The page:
Soothing Music For Anxious Times

By Matthew Hodge

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Soothing Music For Anxious Times

He’s a passionate advocate for all classical music and fearless leader of the Queensland Symphony Orchestra Sales and Marketing team. Here Matthew Hodge gives us an insight into his favourite soothing classical music from Chopin to Beethoven.

We talk a lot in the Queensland Symphony Orchestra marketing team about audiences and their Purpose (with a capital P!) for listening to music. I'm personally fascinated with the many reasons that people have for including music in their life and how that affects their music choices. 

I don't know about you, but if my Purpose is ‘exercising’, I listen to a completely different type of music than I would if my Purpose is ‘entertaining friends’. There is music that fits the Purpose of ‘put me on in the background while working’ and other music that fits the Purpose of ‘stop and listen intentionally and completely’. (There's even music that fits the purpose of ‘trying to avoid being thrashed at a board game by my children’ but that's for another blog post.)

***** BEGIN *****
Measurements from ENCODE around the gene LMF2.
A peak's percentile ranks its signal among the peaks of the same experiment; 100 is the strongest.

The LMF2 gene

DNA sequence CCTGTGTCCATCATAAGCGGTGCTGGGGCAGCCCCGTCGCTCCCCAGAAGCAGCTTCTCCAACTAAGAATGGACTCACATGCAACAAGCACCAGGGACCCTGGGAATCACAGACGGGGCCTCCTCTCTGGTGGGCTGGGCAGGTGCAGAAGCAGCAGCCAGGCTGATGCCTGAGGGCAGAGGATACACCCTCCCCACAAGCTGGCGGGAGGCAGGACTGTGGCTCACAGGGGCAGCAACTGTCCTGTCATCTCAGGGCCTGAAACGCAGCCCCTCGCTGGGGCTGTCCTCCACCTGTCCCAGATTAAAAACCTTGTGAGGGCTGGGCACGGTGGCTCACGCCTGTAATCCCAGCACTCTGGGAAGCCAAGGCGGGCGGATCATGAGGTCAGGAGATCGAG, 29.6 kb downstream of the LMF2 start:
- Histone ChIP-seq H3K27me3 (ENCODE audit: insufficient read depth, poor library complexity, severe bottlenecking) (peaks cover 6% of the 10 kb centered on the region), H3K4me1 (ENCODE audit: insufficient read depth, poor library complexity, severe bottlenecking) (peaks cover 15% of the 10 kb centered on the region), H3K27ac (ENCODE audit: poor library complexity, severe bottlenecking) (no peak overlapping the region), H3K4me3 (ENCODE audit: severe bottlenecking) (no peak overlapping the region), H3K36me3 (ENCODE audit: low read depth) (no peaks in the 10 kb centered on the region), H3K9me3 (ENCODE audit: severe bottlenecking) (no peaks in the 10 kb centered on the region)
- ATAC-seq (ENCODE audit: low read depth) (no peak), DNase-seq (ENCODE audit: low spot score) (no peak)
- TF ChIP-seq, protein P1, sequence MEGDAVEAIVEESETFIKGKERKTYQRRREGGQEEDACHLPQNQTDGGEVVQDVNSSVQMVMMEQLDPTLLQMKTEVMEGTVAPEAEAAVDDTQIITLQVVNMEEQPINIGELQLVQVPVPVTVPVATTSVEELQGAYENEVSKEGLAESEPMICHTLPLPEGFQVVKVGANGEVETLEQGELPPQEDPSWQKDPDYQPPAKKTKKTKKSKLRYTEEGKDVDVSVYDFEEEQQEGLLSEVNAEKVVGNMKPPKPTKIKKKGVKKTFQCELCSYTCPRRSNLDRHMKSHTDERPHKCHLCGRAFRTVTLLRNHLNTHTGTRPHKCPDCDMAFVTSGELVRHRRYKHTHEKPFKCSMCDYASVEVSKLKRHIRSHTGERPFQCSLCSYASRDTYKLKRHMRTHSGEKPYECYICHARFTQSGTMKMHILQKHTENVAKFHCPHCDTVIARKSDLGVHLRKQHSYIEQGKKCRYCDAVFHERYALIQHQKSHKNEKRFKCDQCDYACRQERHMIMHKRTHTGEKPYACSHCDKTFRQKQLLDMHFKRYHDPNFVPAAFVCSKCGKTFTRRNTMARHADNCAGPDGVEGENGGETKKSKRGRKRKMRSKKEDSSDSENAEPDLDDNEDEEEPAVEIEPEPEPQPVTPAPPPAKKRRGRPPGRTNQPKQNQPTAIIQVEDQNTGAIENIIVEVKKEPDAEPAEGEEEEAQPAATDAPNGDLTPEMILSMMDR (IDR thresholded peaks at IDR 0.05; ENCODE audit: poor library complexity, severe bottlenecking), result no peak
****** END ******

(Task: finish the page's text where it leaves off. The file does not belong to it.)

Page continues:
But, there comes a time for nearly all of us where the purpose for listening is unequivocally ‘to calm down and be transported’, and that's the music I want to talk about today. Throughout history and mythology there have been stories of the legendary healing power of music, whether it be King David with his harp, or the music of Orpheus. For many people, classical music has the power to soothe, calm and heal.